Move the specked sidewalk under you in waves.
Though you swim against your density,
your feet chained—gravity to pavement:
Move. They’re gaining on you.
Home is just up the block.
Mom’s rock garden, its frayed grass,
and toe prints of violets,
all burst through the hump of your lawn.
Push away the blonde cement,
drag yourself past the row homes,
past that boarded up one,
with its floors falling in on each other.
Wood jags have landed dusty in its cellar,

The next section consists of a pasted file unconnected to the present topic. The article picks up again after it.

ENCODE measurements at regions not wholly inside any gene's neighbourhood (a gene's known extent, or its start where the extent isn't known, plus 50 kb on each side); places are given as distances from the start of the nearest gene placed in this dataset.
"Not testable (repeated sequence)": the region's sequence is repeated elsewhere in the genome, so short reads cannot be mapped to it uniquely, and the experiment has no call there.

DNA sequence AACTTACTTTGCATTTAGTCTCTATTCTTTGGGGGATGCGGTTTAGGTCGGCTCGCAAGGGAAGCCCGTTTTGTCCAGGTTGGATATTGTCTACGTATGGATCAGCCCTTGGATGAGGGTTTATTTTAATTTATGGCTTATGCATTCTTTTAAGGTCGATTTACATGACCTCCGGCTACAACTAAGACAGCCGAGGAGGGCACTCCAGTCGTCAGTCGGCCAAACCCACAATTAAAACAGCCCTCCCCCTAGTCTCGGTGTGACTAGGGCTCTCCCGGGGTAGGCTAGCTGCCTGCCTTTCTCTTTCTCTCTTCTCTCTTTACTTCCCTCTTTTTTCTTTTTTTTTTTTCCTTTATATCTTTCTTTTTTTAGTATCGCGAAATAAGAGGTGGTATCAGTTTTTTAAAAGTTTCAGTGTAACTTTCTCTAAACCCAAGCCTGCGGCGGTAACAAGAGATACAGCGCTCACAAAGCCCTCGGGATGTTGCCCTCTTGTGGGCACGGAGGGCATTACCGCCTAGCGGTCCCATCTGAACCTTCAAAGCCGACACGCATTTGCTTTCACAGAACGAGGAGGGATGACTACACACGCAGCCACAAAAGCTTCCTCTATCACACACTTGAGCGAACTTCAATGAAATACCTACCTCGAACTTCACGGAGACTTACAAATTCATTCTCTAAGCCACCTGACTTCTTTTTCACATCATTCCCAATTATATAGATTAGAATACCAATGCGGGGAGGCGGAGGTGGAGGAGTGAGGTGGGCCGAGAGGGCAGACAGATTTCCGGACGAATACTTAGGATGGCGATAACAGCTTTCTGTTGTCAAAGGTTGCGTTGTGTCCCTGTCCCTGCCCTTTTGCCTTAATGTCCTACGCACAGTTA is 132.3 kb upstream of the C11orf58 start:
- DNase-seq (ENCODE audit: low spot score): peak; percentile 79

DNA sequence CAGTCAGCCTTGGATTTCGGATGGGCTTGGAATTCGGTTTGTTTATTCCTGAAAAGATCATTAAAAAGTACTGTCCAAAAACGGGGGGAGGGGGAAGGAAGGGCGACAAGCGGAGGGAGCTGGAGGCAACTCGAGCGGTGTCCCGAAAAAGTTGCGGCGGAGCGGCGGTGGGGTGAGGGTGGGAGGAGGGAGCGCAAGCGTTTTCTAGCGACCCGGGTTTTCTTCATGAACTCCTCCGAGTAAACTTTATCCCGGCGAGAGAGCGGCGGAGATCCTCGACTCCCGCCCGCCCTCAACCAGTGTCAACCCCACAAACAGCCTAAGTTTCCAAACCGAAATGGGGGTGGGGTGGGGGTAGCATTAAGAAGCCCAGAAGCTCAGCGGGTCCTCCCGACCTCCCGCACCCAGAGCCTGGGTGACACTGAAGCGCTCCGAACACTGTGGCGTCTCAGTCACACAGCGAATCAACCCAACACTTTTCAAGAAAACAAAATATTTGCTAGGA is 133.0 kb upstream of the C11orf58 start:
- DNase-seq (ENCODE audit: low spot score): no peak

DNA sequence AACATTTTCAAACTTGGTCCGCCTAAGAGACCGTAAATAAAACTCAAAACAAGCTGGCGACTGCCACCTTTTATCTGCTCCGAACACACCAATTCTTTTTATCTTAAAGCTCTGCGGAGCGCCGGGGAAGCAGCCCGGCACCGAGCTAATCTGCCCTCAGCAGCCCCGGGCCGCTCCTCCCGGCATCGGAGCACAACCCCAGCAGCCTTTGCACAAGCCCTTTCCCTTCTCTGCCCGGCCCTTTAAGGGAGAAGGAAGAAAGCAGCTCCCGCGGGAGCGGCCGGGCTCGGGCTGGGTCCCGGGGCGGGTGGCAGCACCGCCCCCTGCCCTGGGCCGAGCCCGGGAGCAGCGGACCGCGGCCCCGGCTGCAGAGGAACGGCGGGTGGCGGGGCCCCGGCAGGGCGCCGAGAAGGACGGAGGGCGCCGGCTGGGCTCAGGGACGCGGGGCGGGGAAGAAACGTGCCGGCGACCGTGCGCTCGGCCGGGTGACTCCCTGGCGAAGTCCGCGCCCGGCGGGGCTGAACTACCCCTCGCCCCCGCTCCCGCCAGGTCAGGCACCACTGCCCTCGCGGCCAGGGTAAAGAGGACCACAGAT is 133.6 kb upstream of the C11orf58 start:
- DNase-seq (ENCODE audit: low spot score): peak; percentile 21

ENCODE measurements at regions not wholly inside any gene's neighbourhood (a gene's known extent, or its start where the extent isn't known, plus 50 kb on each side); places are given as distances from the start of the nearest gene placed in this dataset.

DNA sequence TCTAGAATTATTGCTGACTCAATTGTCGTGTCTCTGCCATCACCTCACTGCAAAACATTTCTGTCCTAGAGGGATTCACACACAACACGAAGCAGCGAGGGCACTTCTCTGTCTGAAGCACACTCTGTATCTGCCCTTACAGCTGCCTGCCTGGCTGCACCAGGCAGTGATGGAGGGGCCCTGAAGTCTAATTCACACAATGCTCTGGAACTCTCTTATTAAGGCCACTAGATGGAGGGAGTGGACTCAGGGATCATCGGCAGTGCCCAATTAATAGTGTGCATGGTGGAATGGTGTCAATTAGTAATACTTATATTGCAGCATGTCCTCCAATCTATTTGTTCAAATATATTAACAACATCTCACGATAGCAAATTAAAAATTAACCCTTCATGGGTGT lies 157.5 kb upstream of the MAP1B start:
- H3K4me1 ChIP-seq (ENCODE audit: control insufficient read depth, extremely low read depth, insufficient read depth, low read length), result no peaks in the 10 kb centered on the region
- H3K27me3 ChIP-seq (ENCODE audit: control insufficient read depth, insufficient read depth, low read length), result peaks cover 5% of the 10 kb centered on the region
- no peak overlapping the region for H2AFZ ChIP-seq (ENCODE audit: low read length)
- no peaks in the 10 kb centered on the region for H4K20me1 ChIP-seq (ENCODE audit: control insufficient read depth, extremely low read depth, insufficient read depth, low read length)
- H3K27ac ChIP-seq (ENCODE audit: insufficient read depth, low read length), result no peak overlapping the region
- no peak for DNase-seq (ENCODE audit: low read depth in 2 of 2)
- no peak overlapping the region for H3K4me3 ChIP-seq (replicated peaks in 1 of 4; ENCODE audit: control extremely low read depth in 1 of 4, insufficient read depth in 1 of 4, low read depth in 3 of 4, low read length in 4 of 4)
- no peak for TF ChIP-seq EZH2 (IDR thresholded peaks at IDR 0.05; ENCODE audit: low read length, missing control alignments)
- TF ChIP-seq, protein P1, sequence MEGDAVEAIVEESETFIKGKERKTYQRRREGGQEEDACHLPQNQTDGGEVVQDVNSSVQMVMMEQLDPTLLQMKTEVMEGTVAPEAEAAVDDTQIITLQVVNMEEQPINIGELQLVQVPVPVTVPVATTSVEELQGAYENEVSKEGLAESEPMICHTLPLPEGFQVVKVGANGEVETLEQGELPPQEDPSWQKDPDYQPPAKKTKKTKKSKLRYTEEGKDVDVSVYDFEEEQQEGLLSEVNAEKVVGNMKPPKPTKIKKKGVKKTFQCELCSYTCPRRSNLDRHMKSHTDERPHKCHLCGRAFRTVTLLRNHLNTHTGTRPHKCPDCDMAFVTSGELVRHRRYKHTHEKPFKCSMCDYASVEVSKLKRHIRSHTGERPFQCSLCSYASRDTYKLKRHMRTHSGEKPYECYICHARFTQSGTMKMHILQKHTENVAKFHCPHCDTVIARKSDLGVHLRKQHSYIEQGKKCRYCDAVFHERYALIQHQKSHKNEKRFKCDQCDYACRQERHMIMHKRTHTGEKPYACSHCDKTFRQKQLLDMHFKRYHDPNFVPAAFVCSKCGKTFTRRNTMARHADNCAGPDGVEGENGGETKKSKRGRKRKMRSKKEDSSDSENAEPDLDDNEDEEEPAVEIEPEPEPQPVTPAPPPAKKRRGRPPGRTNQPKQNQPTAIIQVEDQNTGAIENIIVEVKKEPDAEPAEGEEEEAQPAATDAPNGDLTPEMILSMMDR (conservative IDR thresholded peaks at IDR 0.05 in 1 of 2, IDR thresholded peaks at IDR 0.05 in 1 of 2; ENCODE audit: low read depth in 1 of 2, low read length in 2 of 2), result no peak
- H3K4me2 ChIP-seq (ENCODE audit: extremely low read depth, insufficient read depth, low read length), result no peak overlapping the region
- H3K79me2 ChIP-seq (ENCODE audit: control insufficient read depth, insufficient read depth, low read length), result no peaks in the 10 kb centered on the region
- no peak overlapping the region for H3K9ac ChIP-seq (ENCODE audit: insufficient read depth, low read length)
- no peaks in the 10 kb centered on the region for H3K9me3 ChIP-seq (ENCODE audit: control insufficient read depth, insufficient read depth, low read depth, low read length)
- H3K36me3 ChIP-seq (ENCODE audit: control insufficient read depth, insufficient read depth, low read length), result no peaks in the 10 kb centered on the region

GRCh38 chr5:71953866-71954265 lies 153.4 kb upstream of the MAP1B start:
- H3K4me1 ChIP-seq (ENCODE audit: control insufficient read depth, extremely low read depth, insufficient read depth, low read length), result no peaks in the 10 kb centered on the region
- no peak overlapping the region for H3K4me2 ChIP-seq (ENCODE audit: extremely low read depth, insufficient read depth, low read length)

in the rusted sink and beside the washer.
A nail rolls into the water heater’s underworld—
with its dissolving valves and centipede corpses.
You too are twisted behind that boiler like Elvis and toilet,
in secret and silence—while the world out the
blacked out, spider-webbed window goes on
and functions just fine without you.
At least they can’t find you here.